When booking a home inspection, homeowners and potential homebuyers are typically focused on three main questions: 1) How much will it cost? 2) How long will it take? and 3) What will the inspector be checking?

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While it’s important to know what to expect, it’s even more beneficial for your clients to ask the right questions during and after the inspection to ensure they receive the most up-to-date information about the property they’re buying or selling.

If they follow along with the inspector, they’ll be able to view firsthand what he/she is seeing. There’s no better way to understand the state of a home than walking through it with a qualified home inspector, whenever possible. This will also provide a greater understanding of what’s serious, what needs immediate attention and what’s worth mentioning but only requires a watchful eye in future (these details will also be included in the report).

At the same time, a home inspection also paints a clear picture of what’s working well in a home – it’s not all about problems. Professional home inspectors help educate potential buyers on everything to do with the property that’s being inspected. In fact, their comprehensive report becomes the property’s operations manual, which details deficiencies, safety concerns, system shut-off locations as well as maintenance suggestions.

Questions for your clients to ask after the inspection

1. Can you please clarify? I want to make sure I understand.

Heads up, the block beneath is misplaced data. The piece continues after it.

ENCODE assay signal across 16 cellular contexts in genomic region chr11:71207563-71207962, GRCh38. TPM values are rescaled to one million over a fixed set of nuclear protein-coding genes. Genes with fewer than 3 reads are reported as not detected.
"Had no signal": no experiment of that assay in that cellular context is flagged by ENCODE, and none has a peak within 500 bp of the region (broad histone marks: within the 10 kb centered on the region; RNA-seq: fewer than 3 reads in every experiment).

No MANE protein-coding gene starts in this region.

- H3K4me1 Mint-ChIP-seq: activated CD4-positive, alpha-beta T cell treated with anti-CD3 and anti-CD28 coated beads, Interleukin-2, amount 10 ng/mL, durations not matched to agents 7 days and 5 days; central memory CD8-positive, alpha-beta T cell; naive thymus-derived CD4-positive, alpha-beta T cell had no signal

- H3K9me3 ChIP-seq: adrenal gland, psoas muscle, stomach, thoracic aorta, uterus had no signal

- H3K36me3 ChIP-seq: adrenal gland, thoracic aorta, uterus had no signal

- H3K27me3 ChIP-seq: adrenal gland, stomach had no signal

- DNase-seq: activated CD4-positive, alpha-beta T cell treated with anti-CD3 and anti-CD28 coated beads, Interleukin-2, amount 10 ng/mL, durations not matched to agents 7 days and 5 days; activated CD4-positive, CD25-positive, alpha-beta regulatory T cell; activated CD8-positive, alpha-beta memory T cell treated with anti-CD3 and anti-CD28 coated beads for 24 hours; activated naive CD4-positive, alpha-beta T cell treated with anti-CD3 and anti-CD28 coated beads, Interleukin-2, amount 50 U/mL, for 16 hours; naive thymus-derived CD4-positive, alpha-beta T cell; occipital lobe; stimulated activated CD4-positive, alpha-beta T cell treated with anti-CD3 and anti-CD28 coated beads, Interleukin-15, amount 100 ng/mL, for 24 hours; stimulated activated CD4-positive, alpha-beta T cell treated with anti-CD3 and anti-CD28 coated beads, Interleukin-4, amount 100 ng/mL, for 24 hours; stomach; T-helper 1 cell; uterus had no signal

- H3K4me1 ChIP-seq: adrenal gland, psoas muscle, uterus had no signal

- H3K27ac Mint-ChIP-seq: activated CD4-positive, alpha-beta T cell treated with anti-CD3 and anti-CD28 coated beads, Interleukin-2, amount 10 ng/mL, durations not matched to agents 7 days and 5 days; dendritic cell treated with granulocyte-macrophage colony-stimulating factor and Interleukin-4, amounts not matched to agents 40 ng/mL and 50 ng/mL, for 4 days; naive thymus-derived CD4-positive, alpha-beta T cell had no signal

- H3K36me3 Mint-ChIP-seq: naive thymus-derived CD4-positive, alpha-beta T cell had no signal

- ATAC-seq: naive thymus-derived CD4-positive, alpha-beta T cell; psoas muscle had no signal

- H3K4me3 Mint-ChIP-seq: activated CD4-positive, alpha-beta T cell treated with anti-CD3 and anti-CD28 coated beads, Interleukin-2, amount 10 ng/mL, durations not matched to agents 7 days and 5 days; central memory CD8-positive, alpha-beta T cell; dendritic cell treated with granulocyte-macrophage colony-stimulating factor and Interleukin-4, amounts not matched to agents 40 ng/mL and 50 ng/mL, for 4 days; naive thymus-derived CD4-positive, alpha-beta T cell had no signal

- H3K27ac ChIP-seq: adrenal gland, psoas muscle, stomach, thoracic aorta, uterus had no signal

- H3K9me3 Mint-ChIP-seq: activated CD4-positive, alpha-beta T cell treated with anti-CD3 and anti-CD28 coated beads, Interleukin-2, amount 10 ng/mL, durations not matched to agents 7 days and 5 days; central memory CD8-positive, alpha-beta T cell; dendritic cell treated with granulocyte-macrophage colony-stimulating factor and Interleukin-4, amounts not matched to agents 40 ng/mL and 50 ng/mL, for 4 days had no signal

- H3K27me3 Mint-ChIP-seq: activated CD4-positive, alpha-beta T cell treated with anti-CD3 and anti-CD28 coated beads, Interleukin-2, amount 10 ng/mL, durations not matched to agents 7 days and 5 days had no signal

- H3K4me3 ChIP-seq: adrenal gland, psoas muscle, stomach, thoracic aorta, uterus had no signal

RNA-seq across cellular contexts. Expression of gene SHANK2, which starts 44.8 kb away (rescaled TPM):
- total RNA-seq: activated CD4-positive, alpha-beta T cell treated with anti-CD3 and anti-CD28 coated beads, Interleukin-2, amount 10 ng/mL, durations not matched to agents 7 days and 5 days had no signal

Unless you’re a home inspector, chances are there will be some parts of the inspection report that aren’t straightforward and there are concerns something will get lost in translation. The report could take up to a day to arrive and the inspector may explain things differently than he/she did in person. When reviewing the report, jot down any questions that come to mind and reach out to the inspector for clarification.

2. How big of a problem does this issue pose?

Home inspection reports contain detailed information and can be quite lengthy. If it’s difficult to decipher how serious an issue is, just ask. Keep in mind that the inspector is not qualified to recommend whether the seller should be responsible for fixing something. He/she can only advise if a problem is severe enough to make a buyer pause before purchasing the property.

3. Do I need a specialist to look at this issue?

A home inspector is a generalist. He/she knows how to spot issues and potential problems but is unlikely to be trained in all areas of home repair. The inspector should, however, be able to determine if an expert should be called in to examine any given issue.

4. Is this problem typical?

The inspector will be able to relay whether a problem he/she encounters with the home is something of concern or if it’s a common issue.

5. What issues should I address first once I’ve moved in?

Some home repairs will take priority over others, even if they can wait to be addressed until after moving into the new property. The inspector will be able to prioritize the repairs that should be completed first.

Remember that it’s always better for your clients to ask the home inspector multiple questions than try to figure out what he/she means when going through a property or reviewing the report. After all, it’s the inspector’s job to ensure the homeowner or potential homebuyer knows how best to interpret the detailed information that’s being assessed and passed along.

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